Over the course of several months, the project took on a life of its own. The teens became more engrossed in the activity, taking the initiative to contact experts in the field, research plants, invite the local community to help with the project, and roll up their sleeves to do the work to create their urban garden. Because the project continued over a relatively long period of time, the young people could cultivate their interest and even develop some expertise in gardening, construction, or fundraising. Over time, many of them became self-motivated, empowered by the fact that they were working in their own community and making a difference. At this point, their interest came from within and not from the environment.
It is important, too, to note that the project emerged from the members’ own life experiences, which included concerns about gangs and violence. What happened over the course of the project is that the REAL team became a different kind of gang, as evidenced by such comments as “You down with REAL?” and “I’m getting REAL painted on the back of my denim jacket.” This new “gang” developed its own mini “culture” of science within the larger community. The science gang now looked at the world differently and saw science as a way to reduce violence, create beauty, and bring disparate members of their neighborhood together.
Relating the Community Garden Project to the Strands
While the focus of this chapter has been on the motivational aspects of learning emphasized in Strand 1, this case also illustrates the interconnectedness of the strands. For example, in the teens’ discussions about the lot and the viability of their ideas, they were demonstrating scientific reasoning skills (Strand 3). Further indications of the development of these skills emerged as they were determining
what to plant based on the position of the sun at different times of the day and the quality of the soil.
As the teens prepared the lot for their garden, they used tools to track the living things occupying the lot and to determine the composition of the nonliving debris. Through the experience of using some of the basic tools of science, it can be argued that they were building a community grounded in the culture of science (Strand 5).
These tentative conclusions and their correlation to the strands are based on the observations of Dana Fusco, the project leader. Her views of the learning that occurred during this project reflect the sociocultural perspective on learning, which we summarized in Chapter 2:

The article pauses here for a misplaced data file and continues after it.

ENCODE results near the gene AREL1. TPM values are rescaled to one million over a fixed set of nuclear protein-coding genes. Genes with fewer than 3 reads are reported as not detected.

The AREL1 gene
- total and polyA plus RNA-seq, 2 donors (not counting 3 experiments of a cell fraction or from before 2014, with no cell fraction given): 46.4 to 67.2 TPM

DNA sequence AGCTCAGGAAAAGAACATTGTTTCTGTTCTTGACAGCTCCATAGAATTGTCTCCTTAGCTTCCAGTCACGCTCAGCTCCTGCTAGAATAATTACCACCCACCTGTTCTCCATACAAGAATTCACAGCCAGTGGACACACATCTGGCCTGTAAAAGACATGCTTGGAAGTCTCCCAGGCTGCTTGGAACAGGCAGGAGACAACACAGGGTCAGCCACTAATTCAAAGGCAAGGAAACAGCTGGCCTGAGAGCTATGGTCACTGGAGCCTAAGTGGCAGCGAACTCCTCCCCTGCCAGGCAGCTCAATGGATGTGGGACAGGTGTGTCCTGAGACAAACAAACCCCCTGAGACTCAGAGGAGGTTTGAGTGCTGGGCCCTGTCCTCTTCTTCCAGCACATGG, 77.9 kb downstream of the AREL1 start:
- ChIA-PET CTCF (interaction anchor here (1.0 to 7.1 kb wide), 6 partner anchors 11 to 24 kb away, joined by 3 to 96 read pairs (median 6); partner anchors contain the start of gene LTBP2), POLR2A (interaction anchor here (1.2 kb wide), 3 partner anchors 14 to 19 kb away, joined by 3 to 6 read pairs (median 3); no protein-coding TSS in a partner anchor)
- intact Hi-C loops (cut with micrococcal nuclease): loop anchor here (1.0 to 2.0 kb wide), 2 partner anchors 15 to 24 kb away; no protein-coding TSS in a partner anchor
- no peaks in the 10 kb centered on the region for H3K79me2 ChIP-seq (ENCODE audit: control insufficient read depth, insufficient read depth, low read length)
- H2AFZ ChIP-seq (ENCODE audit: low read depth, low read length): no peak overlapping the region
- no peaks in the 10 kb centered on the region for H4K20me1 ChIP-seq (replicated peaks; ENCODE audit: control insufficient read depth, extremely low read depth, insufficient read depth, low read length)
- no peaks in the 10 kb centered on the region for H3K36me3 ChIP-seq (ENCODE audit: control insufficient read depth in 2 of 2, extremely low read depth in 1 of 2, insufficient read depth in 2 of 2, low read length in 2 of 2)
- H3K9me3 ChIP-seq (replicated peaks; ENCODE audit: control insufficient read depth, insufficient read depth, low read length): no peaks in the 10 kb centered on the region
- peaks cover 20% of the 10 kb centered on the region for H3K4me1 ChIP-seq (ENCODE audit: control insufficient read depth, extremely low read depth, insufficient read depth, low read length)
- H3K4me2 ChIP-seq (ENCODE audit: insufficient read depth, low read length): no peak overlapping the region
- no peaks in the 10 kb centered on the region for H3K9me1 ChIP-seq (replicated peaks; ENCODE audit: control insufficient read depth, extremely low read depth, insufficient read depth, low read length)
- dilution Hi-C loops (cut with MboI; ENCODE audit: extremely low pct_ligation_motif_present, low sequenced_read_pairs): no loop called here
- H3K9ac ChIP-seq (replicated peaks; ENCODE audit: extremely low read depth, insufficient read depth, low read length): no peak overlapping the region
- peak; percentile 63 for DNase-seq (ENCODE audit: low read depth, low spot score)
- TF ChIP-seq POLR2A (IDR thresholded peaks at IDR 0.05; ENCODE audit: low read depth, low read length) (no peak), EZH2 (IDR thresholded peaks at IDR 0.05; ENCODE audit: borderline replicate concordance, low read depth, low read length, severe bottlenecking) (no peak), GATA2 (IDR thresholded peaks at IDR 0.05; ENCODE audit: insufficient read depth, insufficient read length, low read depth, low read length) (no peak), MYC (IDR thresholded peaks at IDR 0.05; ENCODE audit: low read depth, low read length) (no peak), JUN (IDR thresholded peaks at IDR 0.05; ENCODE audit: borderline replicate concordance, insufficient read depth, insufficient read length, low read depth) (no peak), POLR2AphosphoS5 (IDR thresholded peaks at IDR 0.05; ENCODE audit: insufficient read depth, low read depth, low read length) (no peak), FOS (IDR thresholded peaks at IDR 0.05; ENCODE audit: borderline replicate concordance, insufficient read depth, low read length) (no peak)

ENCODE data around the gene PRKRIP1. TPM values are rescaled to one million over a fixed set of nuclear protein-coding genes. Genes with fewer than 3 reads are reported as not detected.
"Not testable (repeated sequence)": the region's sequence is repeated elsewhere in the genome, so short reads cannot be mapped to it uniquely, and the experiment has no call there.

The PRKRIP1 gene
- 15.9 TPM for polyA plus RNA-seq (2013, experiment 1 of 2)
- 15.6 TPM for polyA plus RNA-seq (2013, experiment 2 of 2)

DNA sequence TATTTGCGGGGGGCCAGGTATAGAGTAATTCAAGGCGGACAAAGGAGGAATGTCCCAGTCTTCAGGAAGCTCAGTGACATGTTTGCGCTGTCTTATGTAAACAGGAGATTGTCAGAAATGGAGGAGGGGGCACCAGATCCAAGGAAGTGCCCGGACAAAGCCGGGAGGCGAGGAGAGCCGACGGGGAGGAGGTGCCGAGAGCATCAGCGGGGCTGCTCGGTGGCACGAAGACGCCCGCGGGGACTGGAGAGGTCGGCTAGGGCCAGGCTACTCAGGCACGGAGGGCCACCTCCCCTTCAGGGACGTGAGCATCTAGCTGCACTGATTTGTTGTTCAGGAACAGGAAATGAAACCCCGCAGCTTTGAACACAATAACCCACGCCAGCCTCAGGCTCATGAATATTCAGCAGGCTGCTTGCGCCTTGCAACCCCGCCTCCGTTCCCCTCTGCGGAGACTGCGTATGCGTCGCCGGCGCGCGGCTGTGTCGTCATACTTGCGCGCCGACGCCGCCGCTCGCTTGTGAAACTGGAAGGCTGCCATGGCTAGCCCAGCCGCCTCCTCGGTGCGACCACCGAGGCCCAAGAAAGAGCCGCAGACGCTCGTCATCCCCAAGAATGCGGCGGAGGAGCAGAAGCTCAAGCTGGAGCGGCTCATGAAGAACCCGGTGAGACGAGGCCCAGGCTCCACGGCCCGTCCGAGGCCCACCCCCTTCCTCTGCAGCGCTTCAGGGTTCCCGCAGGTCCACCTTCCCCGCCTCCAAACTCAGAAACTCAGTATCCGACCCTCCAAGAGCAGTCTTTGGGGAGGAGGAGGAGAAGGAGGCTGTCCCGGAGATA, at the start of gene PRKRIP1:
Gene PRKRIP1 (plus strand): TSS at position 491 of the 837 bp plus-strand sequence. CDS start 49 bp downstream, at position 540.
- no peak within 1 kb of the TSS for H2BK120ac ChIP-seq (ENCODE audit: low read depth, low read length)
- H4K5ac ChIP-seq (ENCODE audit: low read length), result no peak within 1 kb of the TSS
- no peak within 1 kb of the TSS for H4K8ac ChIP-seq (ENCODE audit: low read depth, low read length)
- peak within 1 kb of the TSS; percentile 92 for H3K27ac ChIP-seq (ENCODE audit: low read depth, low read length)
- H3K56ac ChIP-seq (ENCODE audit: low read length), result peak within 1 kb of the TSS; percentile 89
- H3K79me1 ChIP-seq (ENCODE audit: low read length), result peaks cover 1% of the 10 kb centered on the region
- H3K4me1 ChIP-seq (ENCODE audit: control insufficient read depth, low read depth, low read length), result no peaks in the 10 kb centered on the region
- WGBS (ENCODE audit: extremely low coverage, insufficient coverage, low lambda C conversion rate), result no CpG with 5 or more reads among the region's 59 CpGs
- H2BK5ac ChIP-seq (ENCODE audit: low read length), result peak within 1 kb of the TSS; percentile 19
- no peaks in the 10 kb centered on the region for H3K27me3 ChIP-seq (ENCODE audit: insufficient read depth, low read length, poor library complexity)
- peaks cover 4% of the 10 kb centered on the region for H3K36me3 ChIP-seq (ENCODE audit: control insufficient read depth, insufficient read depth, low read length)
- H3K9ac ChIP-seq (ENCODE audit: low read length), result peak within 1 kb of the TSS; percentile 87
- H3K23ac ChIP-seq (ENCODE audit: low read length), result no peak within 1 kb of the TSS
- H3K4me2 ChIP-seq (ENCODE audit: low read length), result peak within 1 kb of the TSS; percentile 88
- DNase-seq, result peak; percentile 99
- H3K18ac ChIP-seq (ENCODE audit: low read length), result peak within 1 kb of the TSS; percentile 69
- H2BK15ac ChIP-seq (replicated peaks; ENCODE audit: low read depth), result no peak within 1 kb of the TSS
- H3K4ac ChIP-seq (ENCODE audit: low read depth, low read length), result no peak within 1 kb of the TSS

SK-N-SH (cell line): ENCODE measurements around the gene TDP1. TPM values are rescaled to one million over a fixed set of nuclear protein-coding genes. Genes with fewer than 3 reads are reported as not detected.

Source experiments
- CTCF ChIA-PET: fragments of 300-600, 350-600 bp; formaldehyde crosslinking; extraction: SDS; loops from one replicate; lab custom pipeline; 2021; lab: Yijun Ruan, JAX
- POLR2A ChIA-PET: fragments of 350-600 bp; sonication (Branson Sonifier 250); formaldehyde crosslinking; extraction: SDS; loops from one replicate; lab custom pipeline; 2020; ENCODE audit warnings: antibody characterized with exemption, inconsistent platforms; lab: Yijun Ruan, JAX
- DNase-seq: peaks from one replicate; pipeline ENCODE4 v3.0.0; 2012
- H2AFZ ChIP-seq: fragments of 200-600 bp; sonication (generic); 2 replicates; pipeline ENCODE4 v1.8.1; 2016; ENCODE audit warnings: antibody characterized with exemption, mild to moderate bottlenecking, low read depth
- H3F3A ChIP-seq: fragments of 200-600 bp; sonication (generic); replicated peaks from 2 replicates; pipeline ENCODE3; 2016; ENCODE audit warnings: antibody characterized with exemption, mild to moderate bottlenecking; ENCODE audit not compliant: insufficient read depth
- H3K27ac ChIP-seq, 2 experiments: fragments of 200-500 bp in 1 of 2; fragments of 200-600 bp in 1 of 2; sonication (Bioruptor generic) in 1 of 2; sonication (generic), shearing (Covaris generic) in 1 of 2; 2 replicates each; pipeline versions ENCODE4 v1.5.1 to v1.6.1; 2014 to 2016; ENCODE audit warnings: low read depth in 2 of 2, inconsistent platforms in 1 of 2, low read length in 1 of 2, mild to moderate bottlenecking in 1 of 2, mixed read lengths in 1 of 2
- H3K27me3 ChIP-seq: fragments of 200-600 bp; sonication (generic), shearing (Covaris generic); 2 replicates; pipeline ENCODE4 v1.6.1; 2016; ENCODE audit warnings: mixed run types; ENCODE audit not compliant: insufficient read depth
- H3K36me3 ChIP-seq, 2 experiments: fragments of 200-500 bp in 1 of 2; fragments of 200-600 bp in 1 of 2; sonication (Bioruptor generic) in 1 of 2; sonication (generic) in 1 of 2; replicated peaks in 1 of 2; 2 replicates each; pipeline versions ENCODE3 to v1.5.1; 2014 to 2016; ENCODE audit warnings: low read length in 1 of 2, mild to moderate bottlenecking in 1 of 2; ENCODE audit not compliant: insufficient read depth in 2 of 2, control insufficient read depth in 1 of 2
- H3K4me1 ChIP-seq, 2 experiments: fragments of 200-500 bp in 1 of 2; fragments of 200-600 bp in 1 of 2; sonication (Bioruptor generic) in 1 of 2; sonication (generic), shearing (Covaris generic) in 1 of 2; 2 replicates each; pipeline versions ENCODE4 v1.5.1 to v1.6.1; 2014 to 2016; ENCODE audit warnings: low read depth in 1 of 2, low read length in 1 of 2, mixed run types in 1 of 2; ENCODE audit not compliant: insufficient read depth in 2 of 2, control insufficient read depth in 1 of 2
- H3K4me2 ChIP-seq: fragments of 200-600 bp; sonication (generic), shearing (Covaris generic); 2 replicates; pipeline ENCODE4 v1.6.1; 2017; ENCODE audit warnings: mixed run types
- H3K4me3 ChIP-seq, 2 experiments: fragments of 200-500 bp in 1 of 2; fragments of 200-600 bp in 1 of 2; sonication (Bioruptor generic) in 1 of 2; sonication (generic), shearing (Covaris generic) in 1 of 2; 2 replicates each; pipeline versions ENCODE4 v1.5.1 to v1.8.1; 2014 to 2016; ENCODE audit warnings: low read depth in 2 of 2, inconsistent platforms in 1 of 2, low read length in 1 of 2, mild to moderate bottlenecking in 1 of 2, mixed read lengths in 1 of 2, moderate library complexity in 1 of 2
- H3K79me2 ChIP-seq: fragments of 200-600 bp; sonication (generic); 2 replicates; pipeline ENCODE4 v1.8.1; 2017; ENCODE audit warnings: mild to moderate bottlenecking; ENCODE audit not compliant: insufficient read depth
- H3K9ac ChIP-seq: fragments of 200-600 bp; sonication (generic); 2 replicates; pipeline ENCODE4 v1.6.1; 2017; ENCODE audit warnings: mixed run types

The result [of the project] was not only the individual learning of science knowledge but the creation of science (and sciencelike) discourses, tools, and practices that had a real purpose within people’s everyday lives…. What this suggests to me is that as youth, science, and community interact, the potential for change occurs at many levels—within the person, within the physical and social environment, and within the culture of science and science education…. Changes within the participants’ ways of talking, thinking, and doing science occurred alongside practice and the creation of a science in which they would help minimize violence, beautify the community, and foster social and community gatherings and interactions.15
WELL-DEVELOPED INTEREST AND CHANGES IN IDENTITY
As we saw in the interest development model, the last phase is “well-developed” individual interest, in which an individual chooses to engage in an extended pursuit in a particular area. When taken to its logical conclusion, the endpoint of this model is a change in identity on the part of the learner. For instance, an individual who dabbles in gardening becomes so engaged by the activity that his or her identity becomes that of a “gardener.” Such changes occurred in the teens who participated in the community garden as well as those who were part of the long-term program at the St. Louis Science Center (Chapter 3).
Identity, as described in Strand 6, includes the learner’s sense that he or she can do science and be successful in science.16 Identity is often equated with a subjective sense of belonging—to a community, in a setting, or in an activity related to science. The changes in community affiliation and related behaviors that can